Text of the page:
Mark Walsh: Taking the Sociopath out of AI December 20, 2016 | Jessica Saia
Mark Walsh is the founder of Motional Entertainment and creator of Gary the Gull –the first interactive character in VR. He spent 18 years at Pixar contributing characters to nearly every Pixar film. At Motional, Mark is bringing the warmth and character of Pixar to the the future of A.i.
We’re excited for Mark to take the stage February 28th at Humanity.ai and share how we can make AI more human.
What area of AI has the most potential? Enormous strides have been made in every area. However, AI still has a huge problem: it's an Invisible Sociopath. Customer relationships are impossible without personification and new, emotionally-focused technologies. AI has the potential change every aspect of life; by removing the Invisible Sociopath, we can start to make technology your actual friend. We can help people with disabilities, drive robotics to care for our elders, put a face to our technology. That’s the drive behind Motional AI.
Can you expand more about how AI is sociopathic? Sociopathy is two things: not gauging emotion on the input, and not expressing emotion on the output. Sociopaths don’t understand your smile, and don’t know to smile to express their feelings. That’s what AI is–this is the danger. AI doesn’t know how you feel and it doesn’t care. The industry standard is canned animation; it’s like a phone tree plugged into a game engine. People are investing in a sociopath to represent their companies, and that will be a disaster. So, how do you fix that? Motional is an engine that gauges people using an emotional system to be the ultimate listener, to listen to the input, and create a live, scalable personality that engages with the user empathetically.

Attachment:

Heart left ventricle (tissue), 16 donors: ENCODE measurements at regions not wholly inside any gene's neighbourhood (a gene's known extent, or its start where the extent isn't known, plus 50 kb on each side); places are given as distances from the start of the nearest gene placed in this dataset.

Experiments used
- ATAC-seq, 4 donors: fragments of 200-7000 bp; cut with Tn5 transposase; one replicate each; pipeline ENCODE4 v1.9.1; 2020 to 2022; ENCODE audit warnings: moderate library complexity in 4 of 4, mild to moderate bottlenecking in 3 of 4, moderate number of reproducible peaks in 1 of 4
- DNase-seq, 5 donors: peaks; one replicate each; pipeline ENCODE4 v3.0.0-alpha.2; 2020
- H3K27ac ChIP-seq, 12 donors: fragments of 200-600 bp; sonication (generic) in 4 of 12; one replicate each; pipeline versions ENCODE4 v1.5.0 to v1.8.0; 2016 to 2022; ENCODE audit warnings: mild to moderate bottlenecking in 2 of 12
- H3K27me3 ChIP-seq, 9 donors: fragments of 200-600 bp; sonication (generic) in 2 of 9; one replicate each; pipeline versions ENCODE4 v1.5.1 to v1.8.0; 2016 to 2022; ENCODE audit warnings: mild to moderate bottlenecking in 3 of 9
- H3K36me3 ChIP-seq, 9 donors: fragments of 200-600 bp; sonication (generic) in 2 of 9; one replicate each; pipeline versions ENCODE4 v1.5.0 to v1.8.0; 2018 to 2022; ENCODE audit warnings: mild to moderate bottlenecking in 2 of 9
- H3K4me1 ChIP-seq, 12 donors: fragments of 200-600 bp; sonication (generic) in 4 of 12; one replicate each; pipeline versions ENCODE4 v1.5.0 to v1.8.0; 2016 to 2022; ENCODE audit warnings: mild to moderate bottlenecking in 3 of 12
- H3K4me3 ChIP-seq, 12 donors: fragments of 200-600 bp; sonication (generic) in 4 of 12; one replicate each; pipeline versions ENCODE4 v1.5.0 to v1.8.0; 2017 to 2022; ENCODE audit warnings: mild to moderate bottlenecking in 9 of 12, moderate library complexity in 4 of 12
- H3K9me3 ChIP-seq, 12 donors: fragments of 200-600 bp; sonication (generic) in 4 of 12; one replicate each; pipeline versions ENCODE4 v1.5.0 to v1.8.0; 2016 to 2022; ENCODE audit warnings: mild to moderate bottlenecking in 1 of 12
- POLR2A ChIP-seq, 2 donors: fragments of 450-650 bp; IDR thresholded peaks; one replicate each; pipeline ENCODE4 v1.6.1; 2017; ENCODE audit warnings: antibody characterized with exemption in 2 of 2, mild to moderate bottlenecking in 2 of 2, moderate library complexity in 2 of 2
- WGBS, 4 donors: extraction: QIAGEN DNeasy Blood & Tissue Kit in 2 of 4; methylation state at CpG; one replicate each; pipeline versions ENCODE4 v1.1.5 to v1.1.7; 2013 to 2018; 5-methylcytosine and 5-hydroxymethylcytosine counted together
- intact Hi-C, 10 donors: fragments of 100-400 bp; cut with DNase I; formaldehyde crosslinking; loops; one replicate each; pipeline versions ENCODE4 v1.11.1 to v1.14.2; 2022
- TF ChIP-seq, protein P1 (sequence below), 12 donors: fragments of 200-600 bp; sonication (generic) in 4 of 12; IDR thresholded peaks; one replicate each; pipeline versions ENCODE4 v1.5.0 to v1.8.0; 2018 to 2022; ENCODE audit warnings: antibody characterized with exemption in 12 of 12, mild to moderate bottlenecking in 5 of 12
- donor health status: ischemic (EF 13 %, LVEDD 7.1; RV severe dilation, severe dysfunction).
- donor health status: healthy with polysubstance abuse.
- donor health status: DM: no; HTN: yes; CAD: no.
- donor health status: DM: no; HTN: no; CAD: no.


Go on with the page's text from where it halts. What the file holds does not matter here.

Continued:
The AI character has to be “alive”. If you want to get a loan for a house, you want to talk with someone in person to make sure you can trust them. Communication is 50-90% visual, it’s body language. To get trust from your customer base, you need a Pixar-quality visual, and the body language has to be as good as your best representative. It has to have active listening and reactive body language so that in a conversation, it’s not just staring at you blinking. If you say something upsetting, you want to see a reaction that shows it’s upsetting. Otherwise, you get Frank Underwood trying to offer people a home loan. A big part of fixing this is getting people to understand there’s a problem. People bounce around words like “Pixar” or “interactive character”, and they’re all great buzzwords, but Pixar could mean anything; style, color, but it comes down to creating character that’s believable in the way they’re acting and reacting towards you. You’re always gauging “can I trust this person?” when you meet them, and AI is the same. That’s the game: it’s not the technology or background colors, the game is building trust. AI is not a tech business, it’s a relationship business. Feelings, not words, are what drive consumer trust. Our primary goal is to make the customer feel heard, understood and cared for.
What is your greatest hope or fear with AI?
My greatest hope is that AI moves beyond word recognition to become an understanding, supportive friendship. With AI, we have a rare opportunity to encourage empathy and respect in society, setting behavioral boundaries and modeling healthy behavior. My greatest fear? We let the Sociopath win.